LONDON (Reuters) - Greece has been placed on review for relegation to emerging market status by index provider MSCI, which would make it the first country to be thrown back out of developed equity indices.
Analysts, however, reckon any such relegation would only happen if Greece were to exit the euro zone.
MSCI, which has $7 trillion benchmarked against its indices globally, said on Wednesday that Greece was no longer in line with developed markets’ size requirements. It also said Greek authorities had failed to address concerns over certain kinds of transactions.
“The Greek equity market has experienced sharp declines, which are of course associated with the situation in Greece, the economic situation. The market has shrunk quite significantly,” Dimitris Melas, MSCI’s executive director, told reporters.
MSCI criteria for classification include investor access, as well as market size and liquidity, and the country’s overall wealth. While the currency is not a criteria, Greek per capita income of $25,000 is significantly above MSCI’s cut-off for emerging markets.
Greece made the jump from emerging markets to developed in 2001. But plunging prices mean Greece currently makes up only a tiny 0.0193 percent of the MSCI global markets index .MIWD00000PUS.
“I don’t expect early action on this but clearly they wanted to have something in place so that if Greece leaves the euro, they can act quickly,” Maarten-Jan Bakkum, investment strategist for ING’s emerging market funds, said.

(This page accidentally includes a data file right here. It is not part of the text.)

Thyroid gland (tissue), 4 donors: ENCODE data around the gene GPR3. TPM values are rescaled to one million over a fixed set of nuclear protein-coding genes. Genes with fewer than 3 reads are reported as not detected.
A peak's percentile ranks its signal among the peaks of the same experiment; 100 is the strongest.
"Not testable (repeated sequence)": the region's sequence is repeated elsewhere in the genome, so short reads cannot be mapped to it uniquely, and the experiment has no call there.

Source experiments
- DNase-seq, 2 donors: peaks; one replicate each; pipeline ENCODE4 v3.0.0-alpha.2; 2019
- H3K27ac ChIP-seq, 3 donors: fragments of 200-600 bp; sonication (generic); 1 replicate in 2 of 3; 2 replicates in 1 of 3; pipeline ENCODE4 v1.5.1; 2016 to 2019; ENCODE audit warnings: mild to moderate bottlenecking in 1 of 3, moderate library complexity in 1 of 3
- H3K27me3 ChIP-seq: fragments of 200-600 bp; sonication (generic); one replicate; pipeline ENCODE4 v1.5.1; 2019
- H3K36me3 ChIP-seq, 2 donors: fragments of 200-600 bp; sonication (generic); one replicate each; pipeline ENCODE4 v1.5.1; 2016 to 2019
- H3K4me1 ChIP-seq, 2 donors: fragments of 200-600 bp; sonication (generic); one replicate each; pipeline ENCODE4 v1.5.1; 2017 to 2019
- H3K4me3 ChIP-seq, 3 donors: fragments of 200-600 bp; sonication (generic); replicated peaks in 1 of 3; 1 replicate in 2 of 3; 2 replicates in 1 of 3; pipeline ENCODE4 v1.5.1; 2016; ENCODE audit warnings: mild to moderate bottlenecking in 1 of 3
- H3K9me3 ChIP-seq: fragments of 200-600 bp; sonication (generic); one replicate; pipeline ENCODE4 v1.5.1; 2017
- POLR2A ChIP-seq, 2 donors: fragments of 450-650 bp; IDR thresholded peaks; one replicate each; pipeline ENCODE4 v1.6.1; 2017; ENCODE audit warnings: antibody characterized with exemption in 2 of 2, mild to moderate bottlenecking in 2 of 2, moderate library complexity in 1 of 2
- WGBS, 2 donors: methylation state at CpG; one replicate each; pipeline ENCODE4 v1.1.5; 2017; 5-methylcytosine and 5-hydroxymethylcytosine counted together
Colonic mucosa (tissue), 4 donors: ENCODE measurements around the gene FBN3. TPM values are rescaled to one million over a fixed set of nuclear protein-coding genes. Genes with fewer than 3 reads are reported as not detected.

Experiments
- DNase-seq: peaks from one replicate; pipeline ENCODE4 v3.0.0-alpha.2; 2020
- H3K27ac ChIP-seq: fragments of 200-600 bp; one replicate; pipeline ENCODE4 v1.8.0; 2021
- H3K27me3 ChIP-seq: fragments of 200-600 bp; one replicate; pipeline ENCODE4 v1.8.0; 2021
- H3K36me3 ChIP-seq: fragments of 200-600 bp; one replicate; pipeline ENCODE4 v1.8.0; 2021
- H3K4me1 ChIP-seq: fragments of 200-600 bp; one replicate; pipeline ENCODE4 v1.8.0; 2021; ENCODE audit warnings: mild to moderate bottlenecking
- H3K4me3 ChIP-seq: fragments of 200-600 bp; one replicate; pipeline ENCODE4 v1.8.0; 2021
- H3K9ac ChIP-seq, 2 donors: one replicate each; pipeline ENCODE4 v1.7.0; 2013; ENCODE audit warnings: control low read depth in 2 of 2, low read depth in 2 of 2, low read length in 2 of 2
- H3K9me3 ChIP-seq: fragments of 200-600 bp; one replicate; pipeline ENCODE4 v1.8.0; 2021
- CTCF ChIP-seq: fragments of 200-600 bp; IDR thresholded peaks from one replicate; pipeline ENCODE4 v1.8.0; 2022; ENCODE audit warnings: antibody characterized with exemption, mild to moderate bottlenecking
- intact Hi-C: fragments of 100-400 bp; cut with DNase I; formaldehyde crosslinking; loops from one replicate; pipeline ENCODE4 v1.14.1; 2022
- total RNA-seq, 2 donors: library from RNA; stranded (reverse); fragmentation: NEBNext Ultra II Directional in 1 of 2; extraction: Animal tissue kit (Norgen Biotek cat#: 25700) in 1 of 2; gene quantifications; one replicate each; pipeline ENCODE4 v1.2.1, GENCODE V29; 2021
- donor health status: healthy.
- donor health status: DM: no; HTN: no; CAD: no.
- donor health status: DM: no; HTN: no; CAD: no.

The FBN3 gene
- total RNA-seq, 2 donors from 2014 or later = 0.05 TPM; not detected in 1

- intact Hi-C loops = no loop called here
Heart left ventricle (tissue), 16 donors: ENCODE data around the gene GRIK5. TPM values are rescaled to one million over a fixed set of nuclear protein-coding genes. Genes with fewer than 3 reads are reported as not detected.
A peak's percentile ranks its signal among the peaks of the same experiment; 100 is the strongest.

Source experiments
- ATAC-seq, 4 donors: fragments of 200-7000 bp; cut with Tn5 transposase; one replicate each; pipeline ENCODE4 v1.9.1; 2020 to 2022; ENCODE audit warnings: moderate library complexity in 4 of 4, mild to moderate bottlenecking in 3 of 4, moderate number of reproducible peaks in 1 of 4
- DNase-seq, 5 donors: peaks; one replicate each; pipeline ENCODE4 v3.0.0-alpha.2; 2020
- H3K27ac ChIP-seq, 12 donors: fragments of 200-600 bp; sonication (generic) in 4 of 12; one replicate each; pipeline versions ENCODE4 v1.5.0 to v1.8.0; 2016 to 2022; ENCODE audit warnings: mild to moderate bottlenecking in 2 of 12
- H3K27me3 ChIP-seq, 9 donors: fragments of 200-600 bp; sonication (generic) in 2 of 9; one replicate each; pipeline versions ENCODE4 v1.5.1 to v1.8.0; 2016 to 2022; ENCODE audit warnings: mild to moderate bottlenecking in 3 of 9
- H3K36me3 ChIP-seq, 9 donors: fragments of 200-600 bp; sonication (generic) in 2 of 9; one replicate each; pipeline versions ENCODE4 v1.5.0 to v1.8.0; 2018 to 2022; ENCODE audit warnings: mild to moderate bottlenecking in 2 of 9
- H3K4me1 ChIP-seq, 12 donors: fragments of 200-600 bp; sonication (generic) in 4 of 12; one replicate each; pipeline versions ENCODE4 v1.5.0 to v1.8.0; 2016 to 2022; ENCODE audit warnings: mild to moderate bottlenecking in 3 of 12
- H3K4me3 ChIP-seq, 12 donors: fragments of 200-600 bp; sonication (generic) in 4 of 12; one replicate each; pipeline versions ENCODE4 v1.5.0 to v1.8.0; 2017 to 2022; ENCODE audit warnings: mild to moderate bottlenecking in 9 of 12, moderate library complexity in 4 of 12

“It makes sense (to put it under review) but Greece must first leave the euro zone if it is to become an emerging market.”
He said a Greek exit from the single currency along with debt and a sharp devaluation of the drachma would lead to a scenario similar to that experienced by Argentina after 2001 with per capita incomes and GDP plummeting.
A Greek coalition government is taking office committed to keeping Greece in the single currency.
Deutsche Bank head of emerging equity strategy John-Paul Smith said a move back to emerging markets could turn out to be a boon for Greek equities.
He said the level of political influence on the corporate sector would make Greece a good fit in the emerging markets category.
“The market may get followed and studied a bit more within the emerging universe. If Greece were to leave the euro and went back to having its own currency it could become a very interesting play,” Smith said. “After a big devaluation asset valuations of companies which survive the turmoil would be very cheap.”
But he too sees the MSCI move as a precautionary one, arguing a euro exit would be the catalyst to trigger a downgrade.
“Politically it will be difficult for any index providers to reclassify a market as EM if it is in the euro,” he said.
Some say more reclassifications could happen if the euro crisis deepens and emerging economies continue to strengthen. But the normal process of shifting a country from one MSCI index to another can take years.
South Korea, for example, has been under consideration for an upgrade to developed market status for four years with no change to date.
“In our view this is an anomaly given many emerging markets’ fundamentals are already better than numerous developed counterparts,” Simon Quijano-Evans, chief emerging markets economist at ING Bank in London.
“Look out for more such moves in the opposite direction.”
Reporting by Sujata Rao; Editing by Jeremy Gaunt